Fitch Ratings yesterday answered criticisms of its capital model and ratings methodology, releasing a detailed report to give greater transparency to a market still trying to grapple with a raft of financial guarantor downgrades.

The report, which is in a question-and-answer format, addresses many of the questions that have been raised in the market about Fitch's capital model. Critics, including MBIA Inc., parent of bond insurer MBIA Insurance Corp., and Radian Group, parent of financial guarantor Radian Asset Assurance Inc., have raised concerns about the apparently conservative approach of the model.

Both companies have asked Fitch to withdraw its rating on their financial guarantors. They declined to comment for this story.

"There have been some recent questions that we received relating to our assessment of capital and how we go about its view, whether it is how we assess municipal finance risk or how we are assessing structured finance risk," said Tom Abruzzo, managing director at Fitch.

In January 2007, Fitch debuted a new capital model that it called Matrix. The model was created in consultation with Milliman Inc. and often demands higher capital levels for bond insurers than the models of the other rating agencies, or in some cases the models used by bond insurers' themselves.

Specifically, the Fitch model assumes a lower incidence of risk on municipal credits than other rating agencies and a higher risk of loss on complex structured-finance securities, such as collateralized debt obligations. This is due in part to a "regime shift," which assumes infrequent recessionary conditions, and in part due to a model that recognizes different loss expectations for different slices of a CDO.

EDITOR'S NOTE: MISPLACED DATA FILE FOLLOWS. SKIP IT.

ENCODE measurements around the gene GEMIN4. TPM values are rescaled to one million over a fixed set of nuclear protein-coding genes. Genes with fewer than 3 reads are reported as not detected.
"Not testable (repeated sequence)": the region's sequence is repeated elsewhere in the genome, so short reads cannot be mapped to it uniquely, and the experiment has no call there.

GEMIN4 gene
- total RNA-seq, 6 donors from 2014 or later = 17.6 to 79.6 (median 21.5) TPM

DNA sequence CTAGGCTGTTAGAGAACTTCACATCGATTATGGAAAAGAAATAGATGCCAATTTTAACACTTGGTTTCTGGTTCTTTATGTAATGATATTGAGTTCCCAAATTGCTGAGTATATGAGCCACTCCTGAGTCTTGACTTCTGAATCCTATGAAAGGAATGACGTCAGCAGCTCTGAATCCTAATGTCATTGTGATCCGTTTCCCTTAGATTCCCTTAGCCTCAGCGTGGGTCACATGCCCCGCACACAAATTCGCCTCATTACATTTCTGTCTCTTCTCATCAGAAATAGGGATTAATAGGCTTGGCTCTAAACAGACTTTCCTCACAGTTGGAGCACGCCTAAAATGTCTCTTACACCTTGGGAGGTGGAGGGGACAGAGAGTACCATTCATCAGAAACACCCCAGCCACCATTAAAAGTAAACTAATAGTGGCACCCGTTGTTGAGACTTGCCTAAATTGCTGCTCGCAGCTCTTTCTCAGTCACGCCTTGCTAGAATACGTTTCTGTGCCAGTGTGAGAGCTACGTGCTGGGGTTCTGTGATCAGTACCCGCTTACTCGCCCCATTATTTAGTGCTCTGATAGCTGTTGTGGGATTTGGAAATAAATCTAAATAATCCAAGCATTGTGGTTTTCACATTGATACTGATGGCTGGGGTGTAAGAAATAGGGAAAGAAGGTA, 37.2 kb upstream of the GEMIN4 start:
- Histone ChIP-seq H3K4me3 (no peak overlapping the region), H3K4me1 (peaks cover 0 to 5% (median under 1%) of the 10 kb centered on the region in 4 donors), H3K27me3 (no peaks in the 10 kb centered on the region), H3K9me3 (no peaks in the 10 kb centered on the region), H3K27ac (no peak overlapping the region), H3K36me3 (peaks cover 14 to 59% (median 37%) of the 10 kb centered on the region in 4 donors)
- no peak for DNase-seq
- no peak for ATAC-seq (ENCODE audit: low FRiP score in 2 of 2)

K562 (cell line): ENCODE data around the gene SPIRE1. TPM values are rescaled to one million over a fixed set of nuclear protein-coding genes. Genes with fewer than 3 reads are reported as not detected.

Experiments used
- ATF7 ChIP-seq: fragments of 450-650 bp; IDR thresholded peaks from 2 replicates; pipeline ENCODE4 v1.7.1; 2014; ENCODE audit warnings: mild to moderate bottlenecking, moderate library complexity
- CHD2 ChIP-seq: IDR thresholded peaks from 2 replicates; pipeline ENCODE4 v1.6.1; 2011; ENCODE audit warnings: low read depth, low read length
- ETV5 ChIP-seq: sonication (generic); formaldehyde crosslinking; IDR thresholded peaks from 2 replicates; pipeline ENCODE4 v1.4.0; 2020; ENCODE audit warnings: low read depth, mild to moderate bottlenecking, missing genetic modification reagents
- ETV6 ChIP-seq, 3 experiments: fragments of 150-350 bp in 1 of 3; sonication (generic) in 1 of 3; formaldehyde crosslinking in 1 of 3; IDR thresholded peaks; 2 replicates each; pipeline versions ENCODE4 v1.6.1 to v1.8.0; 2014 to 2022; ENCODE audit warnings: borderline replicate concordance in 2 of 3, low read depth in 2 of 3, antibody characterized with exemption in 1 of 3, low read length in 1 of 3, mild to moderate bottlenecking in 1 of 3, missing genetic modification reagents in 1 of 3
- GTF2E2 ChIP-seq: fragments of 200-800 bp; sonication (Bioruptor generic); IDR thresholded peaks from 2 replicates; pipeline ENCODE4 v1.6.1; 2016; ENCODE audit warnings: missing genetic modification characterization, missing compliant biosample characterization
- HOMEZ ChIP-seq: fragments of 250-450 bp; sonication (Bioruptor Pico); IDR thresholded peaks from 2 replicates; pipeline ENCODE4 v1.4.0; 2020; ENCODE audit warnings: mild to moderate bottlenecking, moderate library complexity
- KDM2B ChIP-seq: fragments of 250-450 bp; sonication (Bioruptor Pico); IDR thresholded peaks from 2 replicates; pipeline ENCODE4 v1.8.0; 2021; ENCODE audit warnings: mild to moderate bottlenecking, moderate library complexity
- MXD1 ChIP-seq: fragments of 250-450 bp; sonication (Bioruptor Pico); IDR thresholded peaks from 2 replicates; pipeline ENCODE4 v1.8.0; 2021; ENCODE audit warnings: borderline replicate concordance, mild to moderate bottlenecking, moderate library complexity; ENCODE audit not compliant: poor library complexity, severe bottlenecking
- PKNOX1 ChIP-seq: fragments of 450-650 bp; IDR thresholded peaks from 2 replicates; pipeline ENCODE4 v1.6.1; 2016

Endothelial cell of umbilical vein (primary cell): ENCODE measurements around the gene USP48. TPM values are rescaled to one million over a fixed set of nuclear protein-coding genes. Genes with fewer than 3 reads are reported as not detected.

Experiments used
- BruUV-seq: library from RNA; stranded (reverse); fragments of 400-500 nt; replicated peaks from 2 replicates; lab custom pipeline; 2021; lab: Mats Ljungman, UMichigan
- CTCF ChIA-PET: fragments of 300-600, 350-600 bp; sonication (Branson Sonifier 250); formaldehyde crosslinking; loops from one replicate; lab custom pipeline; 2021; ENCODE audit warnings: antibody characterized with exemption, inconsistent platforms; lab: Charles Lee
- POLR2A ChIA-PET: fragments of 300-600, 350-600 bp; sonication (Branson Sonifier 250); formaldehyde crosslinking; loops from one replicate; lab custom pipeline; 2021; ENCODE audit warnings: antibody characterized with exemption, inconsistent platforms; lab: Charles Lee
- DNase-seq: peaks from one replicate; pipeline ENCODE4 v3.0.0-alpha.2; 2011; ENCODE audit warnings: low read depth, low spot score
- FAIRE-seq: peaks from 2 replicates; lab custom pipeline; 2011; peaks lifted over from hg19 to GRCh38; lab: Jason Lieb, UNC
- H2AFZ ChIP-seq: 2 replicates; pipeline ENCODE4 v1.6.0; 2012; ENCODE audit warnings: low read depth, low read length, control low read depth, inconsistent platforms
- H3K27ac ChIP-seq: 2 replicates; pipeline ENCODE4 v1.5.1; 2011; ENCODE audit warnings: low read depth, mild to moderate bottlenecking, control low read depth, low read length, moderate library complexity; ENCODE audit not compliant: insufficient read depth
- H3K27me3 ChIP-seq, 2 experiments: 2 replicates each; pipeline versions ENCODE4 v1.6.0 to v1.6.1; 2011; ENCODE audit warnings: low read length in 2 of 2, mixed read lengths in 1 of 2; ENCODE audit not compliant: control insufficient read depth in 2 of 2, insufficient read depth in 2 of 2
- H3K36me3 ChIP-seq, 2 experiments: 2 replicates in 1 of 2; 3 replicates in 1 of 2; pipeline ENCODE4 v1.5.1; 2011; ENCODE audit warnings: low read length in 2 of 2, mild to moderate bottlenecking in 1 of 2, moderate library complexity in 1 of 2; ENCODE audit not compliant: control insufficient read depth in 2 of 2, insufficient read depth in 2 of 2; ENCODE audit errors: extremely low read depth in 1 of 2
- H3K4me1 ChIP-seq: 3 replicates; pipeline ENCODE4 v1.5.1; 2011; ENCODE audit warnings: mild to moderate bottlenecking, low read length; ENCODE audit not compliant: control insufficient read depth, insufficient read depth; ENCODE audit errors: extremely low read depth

This approach can mean more capital needs to be set aside for thinner, non-senior slices that could reach a default rate of 100%, which is apparently more severe than the models of the other two agencies, according to Fitch.

While Fitch is firm in its belief that the muni default rates are appropriate and that the Matrix model accurately addresses risks for most assets, Abruzzo said that the CDOs are proving to be more complex than the model envisioned.

"The existing model that we use was not necessarily built to address the level of deterioration within that asset class," he said.

Evidence suggests the other rating agencies did not foresee the degree of loss either. Both Standard & Poor's and Moody's Investors Service readjusted their calculations of default rates within CDOs tranches, which, like Fitch, led to changes in ratings for some of the financial guarantors.

"As the crisis progresses, investors have to assume that the rating agencies will update their models," said Matt Fabian, managing director at Municipal Market Advisors. "As people's opinion of risk is rewritten, they will have to similarly revise risk models."

In an effort to prevent further uncertainty, Fitch has made the choice to pull the CDO transactions out of each insurer's portfolio. Analysts will examine each transaction, calculate the capital needed to cover the worst-case losses, and then recombine the CDOs with the rest of the portfolio to arrive at the capital needed for each rating level.

Fitch also addressed criticism leveled at its low market share - as compared to its more established peers - in rating the underlying credits of issues. Its access to portfolio information and the robustness of its ratings methodology lead to comparative studies that show the ratings of all three agencies "align very closely," the report said.

While the report was intended to address the questions of investors and broader market participants, it is not likely to change the opinion of those who have been outspoken against Fitch's model.

"I think those folks have their own opinions of what is correct and, Q&A or not, those opinions aren't going to change," said Guy LeBas, fixed-income strategist at Janney Montgomery Scott LLC. "In a situation where there is no clear-cut answer, of course there are going to be differences of opinion."

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